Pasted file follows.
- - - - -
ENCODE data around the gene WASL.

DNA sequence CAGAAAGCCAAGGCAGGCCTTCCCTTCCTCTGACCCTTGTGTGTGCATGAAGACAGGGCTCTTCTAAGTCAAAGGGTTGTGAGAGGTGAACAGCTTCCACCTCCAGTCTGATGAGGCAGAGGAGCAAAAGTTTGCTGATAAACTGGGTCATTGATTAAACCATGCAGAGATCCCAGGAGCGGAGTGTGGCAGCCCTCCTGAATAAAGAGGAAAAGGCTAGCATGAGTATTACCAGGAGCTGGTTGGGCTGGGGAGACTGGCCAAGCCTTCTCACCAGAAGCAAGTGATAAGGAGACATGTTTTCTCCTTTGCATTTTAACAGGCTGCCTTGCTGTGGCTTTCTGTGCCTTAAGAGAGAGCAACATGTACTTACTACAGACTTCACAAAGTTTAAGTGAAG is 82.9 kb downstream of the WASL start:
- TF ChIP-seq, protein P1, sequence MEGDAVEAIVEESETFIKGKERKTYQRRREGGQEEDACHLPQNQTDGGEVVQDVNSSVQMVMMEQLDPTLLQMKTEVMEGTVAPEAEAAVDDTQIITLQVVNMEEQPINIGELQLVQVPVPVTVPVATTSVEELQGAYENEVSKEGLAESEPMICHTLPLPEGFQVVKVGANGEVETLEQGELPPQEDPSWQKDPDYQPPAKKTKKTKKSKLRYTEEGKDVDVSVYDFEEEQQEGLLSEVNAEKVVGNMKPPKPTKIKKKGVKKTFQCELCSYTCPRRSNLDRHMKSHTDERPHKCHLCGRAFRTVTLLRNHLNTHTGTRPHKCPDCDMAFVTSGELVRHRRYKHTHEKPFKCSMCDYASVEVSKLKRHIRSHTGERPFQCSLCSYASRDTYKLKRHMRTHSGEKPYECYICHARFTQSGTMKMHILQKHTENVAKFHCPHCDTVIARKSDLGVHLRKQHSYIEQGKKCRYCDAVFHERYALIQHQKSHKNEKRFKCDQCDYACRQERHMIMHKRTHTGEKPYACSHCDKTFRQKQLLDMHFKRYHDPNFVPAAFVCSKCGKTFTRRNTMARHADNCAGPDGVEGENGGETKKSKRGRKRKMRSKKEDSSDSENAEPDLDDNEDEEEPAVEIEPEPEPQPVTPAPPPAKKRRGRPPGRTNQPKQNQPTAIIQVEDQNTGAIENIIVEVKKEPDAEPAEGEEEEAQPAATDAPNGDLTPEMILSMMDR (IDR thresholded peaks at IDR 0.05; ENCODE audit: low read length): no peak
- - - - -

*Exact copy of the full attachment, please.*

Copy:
ENCODE data around the gene WASL.

DNA sequence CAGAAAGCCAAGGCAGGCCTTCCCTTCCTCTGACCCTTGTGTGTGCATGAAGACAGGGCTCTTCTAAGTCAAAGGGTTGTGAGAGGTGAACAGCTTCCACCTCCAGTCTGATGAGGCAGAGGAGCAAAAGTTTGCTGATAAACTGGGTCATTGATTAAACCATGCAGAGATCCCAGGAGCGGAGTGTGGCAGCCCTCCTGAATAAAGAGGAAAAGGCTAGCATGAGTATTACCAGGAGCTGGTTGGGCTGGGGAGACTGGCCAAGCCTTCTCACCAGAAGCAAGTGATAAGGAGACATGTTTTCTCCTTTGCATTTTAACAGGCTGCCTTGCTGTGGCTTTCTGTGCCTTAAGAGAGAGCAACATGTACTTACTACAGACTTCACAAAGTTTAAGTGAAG is 82.9 kb downstream of the WASL start:
- TF ChIP-seq, protein P1, sequence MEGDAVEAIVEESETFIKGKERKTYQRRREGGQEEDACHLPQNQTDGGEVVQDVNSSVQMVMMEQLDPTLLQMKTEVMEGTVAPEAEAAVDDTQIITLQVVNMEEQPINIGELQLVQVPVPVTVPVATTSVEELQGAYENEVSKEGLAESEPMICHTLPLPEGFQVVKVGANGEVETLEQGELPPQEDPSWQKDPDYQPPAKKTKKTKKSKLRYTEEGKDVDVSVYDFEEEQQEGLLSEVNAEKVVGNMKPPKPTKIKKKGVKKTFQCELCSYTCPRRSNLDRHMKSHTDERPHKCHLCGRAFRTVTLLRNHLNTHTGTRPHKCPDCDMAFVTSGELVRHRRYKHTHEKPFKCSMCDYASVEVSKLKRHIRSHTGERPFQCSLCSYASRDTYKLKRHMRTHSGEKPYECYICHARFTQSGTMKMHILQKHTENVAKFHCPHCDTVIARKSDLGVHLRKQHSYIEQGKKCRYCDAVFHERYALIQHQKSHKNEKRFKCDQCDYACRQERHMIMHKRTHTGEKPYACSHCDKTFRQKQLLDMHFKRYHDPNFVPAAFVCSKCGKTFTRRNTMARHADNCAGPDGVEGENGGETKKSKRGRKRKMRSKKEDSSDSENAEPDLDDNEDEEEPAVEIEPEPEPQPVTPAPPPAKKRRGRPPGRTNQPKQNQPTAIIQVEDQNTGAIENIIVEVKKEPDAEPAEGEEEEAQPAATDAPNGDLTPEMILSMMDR (IDR thresholded peaks at IDR 0.05; ENCODE audit: low read length): no peak